MAY 21 - OCTOBER 2, 2022
Long before Alma W. Thomas became a beloved teacher or a celebrated artist, she grew up in Columbus, the daughter of a successful business owner and an in-demand dressmaker. Her parents turned their suburban Victorian home into a center of cultural pursuits, and Thomas's family became founding members of a nascent Black middle class in Columbus. However, their lovers still faced discrimination and the threat of violence.
APRIL 30 - OCTOBER 16, 2022
Artists work in different ways. Sometimes they focus on singular objects that stand alone. At other times, they think in terms of groups of objects that relate to each other. This show foregrounds the latter aesthetic strategy. A series might imply a narrative, a storyline that connects the objects. Or a series might provide the artist the space to fully plumb innovative subjects, materials, or processes. Suites of objects might explore the same subject from different viewpoints or might gather singular objects whose similarities and differences create an inventive and compelling new whole. Drawing on recent acquisitions and longtime favorites from The Columbus Museum's holdings, this project seeks to provide insight into the creative process by investigating particular way of working in the studio.
February 5 - October 2, 2022This exhibition, the second of two planned installations, features quilts newly acquired from Paul M. Goggans. Goggans’ family lived in the Chattahoochee Valley for more than 150 years, and his maternal grandmother, great-grandmother, and great-great-aunt produced dozens of quilts that the family lovingly preserved over the years. The quilts reflect popular patterns, colors, and fabrics of the 19th and early 20th centuries and present excellent aesthetic variety with strong levels of craftsmanship. Spanning nearly 70 years, these beautiful objects also reflect their everyday use as household goods.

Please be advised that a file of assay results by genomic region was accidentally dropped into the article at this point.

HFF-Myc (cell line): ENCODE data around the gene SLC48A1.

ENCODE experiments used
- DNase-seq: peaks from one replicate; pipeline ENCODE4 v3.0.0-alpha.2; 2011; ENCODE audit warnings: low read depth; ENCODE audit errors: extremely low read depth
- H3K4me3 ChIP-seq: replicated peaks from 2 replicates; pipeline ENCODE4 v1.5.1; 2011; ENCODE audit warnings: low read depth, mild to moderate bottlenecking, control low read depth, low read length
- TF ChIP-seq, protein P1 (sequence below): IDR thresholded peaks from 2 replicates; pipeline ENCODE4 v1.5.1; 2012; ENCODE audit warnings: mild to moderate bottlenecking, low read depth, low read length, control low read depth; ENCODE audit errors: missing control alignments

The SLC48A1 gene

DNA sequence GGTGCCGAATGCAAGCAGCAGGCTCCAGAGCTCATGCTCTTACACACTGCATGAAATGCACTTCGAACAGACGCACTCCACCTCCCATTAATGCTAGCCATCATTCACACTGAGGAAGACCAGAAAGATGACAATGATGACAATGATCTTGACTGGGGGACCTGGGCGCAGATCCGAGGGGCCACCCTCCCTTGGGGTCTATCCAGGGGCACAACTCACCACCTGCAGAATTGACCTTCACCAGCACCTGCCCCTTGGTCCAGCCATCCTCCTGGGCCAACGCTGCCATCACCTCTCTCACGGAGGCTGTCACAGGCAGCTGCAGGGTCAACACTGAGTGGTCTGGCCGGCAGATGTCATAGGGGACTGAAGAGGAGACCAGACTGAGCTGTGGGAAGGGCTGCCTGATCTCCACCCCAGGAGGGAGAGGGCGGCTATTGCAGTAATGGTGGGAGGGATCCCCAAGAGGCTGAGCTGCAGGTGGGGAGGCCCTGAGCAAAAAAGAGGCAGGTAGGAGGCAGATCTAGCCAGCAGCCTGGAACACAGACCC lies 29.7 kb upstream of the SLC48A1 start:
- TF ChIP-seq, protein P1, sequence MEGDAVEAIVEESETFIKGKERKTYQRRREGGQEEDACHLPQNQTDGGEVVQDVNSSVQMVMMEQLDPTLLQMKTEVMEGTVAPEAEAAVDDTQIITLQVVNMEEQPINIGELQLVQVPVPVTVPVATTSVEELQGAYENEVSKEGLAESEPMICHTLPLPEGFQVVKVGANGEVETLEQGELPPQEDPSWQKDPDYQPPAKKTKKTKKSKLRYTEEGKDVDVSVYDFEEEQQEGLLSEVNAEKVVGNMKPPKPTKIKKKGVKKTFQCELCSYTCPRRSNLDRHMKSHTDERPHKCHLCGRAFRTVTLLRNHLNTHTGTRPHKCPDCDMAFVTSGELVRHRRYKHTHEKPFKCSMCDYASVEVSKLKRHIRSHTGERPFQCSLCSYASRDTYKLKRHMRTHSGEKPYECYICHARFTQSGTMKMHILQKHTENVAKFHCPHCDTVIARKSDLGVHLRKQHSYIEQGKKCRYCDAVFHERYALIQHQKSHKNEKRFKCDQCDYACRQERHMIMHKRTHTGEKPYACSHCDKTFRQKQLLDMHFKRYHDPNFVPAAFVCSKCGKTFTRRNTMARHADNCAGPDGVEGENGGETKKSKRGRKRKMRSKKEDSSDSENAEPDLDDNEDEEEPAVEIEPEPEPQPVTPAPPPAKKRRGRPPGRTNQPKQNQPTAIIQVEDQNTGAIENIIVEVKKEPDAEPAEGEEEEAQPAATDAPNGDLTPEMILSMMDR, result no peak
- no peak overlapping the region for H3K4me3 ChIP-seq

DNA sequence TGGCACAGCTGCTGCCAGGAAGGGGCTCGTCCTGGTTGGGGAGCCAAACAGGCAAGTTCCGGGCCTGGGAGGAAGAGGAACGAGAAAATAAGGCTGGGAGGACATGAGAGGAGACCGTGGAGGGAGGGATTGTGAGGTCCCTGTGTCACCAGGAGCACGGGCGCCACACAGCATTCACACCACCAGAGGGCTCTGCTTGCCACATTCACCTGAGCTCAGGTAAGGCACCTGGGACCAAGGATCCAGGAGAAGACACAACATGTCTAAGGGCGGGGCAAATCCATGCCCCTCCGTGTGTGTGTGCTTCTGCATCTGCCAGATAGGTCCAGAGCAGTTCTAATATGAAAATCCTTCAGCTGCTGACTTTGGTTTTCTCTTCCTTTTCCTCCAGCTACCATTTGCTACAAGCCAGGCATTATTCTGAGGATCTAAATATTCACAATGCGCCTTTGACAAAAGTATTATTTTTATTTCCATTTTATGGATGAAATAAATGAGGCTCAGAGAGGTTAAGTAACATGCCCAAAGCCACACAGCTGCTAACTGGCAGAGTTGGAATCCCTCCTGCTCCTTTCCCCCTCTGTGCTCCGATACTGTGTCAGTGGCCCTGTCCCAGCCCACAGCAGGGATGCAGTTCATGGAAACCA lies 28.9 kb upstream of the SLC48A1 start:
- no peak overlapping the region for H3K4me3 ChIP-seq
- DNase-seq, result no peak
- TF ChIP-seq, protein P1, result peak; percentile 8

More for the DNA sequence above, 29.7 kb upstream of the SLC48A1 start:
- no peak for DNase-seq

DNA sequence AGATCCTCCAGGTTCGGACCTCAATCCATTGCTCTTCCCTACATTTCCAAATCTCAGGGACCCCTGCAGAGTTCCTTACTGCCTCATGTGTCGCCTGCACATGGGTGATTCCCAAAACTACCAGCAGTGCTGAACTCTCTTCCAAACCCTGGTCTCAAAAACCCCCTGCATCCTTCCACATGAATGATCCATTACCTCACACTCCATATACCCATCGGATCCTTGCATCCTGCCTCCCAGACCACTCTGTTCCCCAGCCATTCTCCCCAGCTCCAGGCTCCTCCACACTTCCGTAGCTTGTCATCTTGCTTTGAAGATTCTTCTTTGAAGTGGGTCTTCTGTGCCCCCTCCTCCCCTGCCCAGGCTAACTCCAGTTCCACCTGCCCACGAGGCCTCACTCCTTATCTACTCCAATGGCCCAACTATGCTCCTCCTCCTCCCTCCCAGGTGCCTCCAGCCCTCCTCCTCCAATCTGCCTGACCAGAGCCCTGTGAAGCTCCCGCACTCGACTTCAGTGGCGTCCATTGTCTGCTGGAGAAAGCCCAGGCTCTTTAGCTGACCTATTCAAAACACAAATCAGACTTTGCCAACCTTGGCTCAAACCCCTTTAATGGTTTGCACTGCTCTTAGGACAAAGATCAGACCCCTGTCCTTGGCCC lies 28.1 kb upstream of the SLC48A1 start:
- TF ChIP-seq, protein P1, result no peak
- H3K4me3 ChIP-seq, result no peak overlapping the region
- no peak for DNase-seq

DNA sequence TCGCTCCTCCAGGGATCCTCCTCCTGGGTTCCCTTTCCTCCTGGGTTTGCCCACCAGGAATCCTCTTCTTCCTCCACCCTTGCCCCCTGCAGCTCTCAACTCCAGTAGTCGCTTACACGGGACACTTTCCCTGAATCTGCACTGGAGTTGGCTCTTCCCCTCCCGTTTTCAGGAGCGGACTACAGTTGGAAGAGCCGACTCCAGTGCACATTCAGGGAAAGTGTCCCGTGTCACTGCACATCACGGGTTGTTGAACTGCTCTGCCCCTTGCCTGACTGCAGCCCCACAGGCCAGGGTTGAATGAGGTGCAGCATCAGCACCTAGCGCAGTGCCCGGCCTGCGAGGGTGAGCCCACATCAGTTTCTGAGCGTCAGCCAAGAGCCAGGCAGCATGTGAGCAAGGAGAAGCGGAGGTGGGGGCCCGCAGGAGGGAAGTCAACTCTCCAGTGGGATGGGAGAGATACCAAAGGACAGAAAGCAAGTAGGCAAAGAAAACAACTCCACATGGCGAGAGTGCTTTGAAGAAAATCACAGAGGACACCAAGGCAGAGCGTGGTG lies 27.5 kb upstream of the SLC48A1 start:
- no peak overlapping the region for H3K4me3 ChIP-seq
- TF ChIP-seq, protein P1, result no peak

JANUARY 15 - OCTOBER 16, 2022
Journey Toward Justice spotlights the Civil Rights Movement in the Columbus area. Themes and topics include the beginnings of a southern freedom movement and the effects of Jim Crow segregation; the role of Black institutions as a source of community pride and a breeding ground for activists; the influence of Fort Benning; direct public actions that led to the desegregation of public and private spaces; the cycle of generational violence and intimidation that activists faced; and continued civil rights activism in the 21st century.
OCTOBER 23, 2021 - JULY 31, 2022
This exhibition, co-curated by Curator of American Art Jonathan Frederick Walz and Director of Education & Engagement Lucy Kacir, explores the evolution of the meaning and function of home through photography. Throughout the chaos of the past 18 months, our relationships with our homes have changed as our lives have changed. The curators hope to document this shift and encourage reflection on the lessons to carry forward.